The weirdest thing about video games is that they force players to confront their worst phobias. The popularity of a game where, say, you have to escape from a burning house filled with bloodthirsty mutant zombies eludes me, but I can appreciate a video game that explores the terrors of real life. And what is scarier than collapsing … urban … infrastructure!!

INFRA, from Finnish gaming startup Loiste Interactive, follows a structural engineer (oooo!) who finds that a city’s system has fallen into extreme disrepair due to government corruption. From the game’s Indiegogo page:

INFRA includes over 26 highly detailed levels with multiple routes and hidden secrets. These sum up to over 11 hours of gameplay. You play as an engineer equipped with just a flashlight and a camera. You get to visit dozens of unique locations, such as water tunnels, sewers, maintenance tunnels, metro stations, abandoned factories or other facilities, the streets of the city, modern offices, old and wooden parts of the town, dams, rural areas, homes and more. You travel by foot, car, metro and other vehicles. It is your task to avoid hazards and survive in the crumbling world.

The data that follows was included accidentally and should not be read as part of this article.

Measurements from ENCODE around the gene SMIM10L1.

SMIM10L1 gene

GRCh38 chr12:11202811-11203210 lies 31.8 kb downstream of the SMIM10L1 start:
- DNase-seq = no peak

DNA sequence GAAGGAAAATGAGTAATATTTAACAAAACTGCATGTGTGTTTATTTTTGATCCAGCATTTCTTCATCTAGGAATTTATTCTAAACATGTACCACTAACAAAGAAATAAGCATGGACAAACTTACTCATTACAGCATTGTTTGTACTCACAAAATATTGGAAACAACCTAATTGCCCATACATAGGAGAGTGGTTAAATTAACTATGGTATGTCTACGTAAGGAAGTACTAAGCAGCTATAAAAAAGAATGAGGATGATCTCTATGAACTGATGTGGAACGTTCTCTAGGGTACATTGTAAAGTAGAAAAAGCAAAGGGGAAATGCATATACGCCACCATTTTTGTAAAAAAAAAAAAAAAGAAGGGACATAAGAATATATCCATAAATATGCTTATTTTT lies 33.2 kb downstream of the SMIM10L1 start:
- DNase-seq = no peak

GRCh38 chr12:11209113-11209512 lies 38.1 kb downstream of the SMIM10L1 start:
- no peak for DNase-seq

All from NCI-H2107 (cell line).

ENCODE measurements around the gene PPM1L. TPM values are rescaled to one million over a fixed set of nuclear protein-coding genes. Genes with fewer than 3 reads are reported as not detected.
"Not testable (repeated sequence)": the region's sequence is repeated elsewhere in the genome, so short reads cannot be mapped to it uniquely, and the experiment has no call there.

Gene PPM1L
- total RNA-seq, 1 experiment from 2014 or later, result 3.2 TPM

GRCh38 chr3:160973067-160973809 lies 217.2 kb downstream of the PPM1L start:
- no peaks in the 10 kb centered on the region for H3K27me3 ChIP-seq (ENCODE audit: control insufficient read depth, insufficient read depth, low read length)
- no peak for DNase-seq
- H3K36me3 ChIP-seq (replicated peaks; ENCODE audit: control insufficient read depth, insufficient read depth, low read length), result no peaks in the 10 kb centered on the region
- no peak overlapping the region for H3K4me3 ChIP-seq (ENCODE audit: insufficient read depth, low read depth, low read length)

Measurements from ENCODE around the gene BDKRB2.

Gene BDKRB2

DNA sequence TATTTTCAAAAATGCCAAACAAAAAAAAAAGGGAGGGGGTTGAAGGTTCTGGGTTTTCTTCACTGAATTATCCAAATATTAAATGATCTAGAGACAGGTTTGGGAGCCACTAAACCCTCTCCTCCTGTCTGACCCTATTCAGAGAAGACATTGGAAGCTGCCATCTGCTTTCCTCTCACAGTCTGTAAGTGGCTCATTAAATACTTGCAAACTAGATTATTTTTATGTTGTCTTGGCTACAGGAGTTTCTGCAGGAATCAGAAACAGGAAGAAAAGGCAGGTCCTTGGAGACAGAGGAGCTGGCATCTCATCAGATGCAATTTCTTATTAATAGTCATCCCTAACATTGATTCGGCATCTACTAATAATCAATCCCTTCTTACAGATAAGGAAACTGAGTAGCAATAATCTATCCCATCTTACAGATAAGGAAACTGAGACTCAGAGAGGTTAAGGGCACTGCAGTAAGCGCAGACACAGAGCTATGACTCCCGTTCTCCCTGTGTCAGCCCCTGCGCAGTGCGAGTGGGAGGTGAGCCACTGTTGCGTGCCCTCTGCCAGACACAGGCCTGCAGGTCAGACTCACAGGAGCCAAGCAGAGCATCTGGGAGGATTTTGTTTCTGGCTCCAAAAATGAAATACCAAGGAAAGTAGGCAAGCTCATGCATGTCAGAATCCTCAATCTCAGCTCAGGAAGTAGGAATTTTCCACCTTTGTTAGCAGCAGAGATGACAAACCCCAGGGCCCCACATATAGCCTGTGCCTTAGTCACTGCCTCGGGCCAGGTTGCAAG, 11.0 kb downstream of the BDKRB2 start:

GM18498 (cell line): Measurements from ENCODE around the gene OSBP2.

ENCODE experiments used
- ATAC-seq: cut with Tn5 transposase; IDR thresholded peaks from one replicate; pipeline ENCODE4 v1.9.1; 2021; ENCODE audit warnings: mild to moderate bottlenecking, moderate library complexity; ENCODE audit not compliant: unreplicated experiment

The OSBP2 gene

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In the game’s trailer, a gravelly, intense voiceover explains the situation:

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“There’s no way we can keep everything in good repair. Things are breaking down all over the city, and no one’s doing anything about it.”


If its Indiegogo goal is reached, INFRA will be released in October 2015 — if not, it will come out a few months after that. We’re taking bets on how many pieces of real-life American urban infrastructure will have utterly fallen apart in that time.

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